Deep inside the Minnesota Landscape Arboretum in Chaska is a kid-friendly maze garden blooming with kindness.
The maze serves as a popular go-to destination throughout the year for parents with small kids. It is a pleasant site where one may savor the greenery of late spring or the sparkling colors of fall.
Kids lost in the maze ask for help in loud shrieks. Their moms and dads stand atop an overlook watching their puzzled little ones. After a constant plea for help, the moms and dads give in and shout tips, guiding their little ones out.
While a game of winding tunnels goes on inside the maze, kids outside are more content to run around. The tricky yet friendly-looking maze does not fool them.
Amid the loudness of the kids filling the space, there is also a silent emotional symphony playing out.
Many people visit the maze to tune in to that symphony by sitting on one of the weathered wood benches at the entrance to the maze garden. Others walk around the corner to a small courtyard lined with kiln-fired bricks.
The benches and bricks are memorials for lost loved ones placed by family and friends. Short messages etched on them silently play the emotions left behind in a multitude of memories.
The maze garden keeps telling two radically different stories: one written by energetic children, the other by those quietly standing near their loved one’s memorial.
One could assume the two stories play out on parallel tracks that never meet. But an encounter on Sept. 16, 2015, shattered that assumption.
Two tracks collide
Colorful cupcakes decorated a long picnic table during a birthday party at the maze garden that day.
A cute 3-year-old girl rushes toward the maze, then sits on a bench.
A couple comes and asks for permission to sit beside her.
The girl hesitantly agrees to share the bench, and the couple compliments her mom for raising such a courteous child.
During their conversation, the mom points to a little boy in a red shirt celebrating his 8th birthday.
That caused a shocking surprise for the couple.
The couple told the mom that every Sept. 16, they come here to place flowers on their daughter’s memorial bench to observe her birthday. The cute 3-year was sitting on that very bench.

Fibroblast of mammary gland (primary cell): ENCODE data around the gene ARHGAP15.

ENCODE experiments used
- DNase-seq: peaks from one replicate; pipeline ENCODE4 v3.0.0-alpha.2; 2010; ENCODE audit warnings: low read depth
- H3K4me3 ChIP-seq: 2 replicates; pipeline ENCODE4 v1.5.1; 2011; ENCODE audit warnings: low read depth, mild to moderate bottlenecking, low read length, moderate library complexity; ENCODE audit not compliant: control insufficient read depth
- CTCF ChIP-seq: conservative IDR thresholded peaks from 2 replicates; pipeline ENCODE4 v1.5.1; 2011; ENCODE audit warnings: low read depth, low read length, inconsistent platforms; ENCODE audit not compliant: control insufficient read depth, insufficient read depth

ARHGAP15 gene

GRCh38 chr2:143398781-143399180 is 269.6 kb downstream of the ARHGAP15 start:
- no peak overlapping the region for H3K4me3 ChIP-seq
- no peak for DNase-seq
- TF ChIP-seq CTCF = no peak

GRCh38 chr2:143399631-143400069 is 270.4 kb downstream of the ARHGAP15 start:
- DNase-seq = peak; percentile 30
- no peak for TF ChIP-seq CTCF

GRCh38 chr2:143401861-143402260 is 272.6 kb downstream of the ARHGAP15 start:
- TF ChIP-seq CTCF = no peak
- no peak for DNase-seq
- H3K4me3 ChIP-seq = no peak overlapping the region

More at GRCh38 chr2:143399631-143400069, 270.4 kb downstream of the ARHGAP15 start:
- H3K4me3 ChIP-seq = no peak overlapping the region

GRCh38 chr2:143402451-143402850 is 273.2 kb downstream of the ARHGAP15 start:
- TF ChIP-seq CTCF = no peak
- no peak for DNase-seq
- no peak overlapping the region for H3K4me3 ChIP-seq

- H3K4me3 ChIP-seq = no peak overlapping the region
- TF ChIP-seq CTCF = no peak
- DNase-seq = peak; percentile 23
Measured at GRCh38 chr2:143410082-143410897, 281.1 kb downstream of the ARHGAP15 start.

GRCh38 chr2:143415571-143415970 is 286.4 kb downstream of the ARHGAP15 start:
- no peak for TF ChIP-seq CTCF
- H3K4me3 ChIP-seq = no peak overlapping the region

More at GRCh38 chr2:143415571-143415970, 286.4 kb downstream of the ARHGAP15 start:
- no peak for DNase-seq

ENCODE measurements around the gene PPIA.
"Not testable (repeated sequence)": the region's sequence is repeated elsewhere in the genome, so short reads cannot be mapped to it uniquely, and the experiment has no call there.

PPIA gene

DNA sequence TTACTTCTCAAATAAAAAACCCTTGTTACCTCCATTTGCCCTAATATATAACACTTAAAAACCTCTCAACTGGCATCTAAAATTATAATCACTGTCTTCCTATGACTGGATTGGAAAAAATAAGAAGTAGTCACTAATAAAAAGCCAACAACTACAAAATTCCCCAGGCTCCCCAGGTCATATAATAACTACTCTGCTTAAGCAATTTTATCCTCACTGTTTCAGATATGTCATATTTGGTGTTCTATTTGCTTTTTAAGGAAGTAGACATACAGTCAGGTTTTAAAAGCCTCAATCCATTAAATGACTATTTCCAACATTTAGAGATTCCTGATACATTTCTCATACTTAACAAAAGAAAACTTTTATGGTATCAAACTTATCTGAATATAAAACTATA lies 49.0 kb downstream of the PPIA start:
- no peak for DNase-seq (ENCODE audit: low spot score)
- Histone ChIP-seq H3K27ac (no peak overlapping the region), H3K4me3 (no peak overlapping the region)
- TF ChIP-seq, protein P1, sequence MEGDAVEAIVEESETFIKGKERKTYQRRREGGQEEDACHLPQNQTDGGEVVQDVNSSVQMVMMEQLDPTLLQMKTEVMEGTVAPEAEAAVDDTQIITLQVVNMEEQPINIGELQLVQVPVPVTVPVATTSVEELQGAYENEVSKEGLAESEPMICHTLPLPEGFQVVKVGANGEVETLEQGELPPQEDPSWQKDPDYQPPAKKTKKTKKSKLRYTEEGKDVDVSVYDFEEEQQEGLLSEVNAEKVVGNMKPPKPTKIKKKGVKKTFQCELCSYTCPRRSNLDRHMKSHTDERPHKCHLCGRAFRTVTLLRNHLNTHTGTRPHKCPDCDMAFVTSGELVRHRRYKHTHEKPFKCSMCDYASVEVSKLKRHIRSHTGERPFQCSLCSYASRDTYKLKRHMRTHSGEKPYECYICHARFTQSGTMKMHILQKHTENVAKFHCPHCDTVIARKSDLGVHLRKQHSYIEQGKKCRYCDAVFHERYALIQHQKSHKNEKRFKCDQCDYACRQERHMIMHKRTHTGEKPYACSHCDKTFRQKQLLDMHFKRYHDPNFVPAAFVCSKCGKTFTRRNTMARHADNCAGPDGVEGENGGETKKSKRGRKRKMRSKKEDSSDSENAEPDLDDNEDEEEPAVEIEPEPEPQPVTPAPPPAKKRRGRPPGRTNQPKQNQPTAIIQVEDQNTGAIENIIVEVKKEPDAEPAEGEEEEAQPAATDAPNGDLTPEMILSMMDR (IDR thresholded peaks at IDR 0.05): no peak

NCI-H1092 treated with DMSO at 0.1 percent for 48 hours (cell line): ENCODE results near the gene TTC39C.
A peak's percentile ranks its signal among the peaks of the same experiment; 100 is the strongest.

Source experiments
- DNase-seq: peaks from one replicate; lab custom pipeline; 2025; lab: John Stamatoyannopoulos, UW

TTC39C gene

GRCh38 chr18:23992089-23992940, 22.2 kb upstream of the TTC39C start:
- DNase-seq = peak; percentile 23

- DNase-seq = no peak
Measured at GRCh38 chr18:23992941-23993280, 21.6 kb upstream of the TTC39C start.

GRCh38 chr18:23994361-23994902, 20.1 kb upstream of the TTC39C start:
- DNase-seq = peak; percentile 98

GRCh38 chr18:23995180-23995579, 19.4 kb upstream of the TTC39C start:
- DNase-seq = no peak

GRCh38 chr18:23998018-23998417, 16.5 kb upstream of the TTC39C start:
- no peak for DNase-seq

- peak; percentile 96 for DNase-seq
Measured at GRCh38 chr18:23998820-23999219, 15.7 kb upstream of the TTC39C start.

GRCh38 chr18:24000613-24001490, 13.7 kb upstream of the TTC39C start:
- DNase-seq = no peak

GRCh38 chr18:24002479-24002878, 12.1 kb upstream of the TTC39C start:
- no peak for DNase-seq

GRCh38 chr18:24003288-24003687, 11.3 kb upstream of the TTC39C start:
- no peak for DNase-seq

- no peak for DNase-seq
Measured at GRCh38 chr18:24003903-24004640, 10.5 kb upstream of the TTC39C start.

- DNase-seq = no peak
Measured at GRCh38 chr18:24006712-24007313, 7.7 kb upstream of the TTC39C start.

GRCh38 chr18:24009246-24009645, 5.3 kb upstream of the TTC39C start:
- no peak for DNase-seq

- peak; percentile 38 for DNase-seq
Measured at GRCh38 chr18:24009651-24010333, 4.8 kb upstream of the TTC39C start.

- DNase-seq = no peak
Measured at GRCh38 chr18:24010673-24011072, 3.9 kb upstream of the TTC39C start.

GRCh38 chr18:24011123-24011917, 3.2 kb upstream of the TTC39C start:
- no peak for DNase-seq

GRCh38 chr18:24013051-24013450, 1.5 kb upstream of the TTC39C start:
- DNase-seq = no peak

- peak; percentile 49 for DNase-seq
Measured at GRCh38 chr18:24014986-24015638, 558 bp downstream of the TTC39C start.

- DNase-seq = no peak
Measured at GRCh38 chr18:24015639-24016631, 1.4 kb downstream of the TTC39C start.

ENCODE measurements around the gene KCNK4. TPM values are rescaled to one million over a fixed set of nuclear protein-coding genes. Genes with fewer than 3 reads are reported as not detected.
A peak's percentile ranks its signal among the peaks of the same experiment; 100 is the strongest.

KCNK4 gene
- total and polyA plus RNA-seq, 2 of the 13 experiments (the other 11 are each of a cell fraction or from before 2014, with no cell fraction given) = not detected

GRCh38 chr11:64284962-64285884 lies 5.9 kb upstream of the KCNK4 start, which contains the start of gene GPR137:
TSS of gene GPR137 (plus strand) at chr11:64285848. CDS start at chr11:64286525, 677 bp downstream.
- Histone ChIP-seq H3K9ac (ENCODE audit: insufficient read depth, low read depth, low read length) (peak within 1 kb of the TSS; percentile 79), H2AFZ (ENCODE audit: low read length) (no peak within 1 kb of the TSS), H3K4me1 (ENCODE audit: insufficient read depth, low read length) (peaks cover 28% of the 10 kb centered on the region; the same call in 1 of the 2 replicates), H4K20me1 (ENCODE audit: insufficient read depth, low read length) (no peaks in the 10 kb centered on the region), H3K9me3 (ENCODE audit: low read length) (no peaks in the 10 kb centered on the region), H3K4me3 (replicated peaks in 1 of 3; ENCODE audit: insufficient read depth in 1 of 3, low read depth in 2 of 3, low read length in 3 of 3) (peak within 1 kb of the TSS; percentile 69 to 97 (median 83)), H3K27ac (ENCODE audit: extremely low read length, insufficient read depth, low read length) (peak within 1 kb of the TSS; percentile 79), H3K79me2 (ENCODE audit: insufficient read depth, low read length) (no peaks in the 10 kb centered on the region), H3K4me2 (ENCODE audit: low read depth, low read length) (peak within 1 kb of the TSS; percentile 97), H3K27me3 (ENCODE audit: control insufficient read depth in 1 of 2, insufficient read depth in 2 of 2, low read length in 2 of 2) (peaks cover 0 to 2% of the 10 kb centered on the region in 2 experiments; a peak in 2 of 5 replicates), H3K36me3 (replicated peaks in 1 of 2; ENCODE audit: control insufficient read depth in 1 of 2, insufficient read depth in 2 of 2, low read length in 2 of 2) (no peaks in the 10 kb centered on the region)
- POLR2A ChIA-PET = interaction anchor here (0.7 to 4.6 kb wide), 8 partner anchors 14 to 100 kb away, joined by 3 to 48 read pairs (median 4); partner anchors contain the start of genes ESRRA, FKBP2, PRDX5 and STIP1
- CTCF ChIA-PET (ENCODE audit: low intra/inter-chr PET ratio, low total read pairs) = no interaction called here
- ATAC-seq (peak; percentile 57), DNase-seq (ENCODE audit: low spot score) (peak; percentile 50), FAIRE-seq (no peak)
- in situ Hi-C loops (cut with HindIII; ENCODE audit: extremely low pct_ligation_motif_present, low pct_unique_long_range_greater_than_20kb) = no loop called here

What surprised the couple most was the number “8.”
Coincidently, it was the eighth year the couple observed their daughter’s birthday without her physical presence. And the birthday boy in red was also turning 8.
Fast forward to Sept. 16, 2016.
The couple arrived at their daughter’s memorial bench, flowers in hand, to observe another birthday without her.
A surprise flowerpot accompanied by a card greeted them.
It was from the mom of the boy in red. She wrote a soothing and healing message to the couple, comforting them in their loss. It was a kind gesture that is hard to find these days.
Kindness, it proves, is very much alive in this world. Just look around. You might find another mom of a boy in red comforting a grieving stranger.
Concealed is the identity of the kind mom because the writer did not seek her permission. But it is important to identify the couple with the flowers in hand.
This memorial bench at the Arboretum is for Shreya Dixit, killed by a distracted driver on Nov. 1, 2007. Photo courtesy of Vijay and Rekha Dixit.
Editor’s note: Vijay Dixit is the chairman of Shreya R. Dixit Memorial Foundation, a 501-c-3 nonprofit advocating distraction-free driving. He is also a board member of Eden Prairie Local News and a member of the EPLN Development Committee and journalism team.
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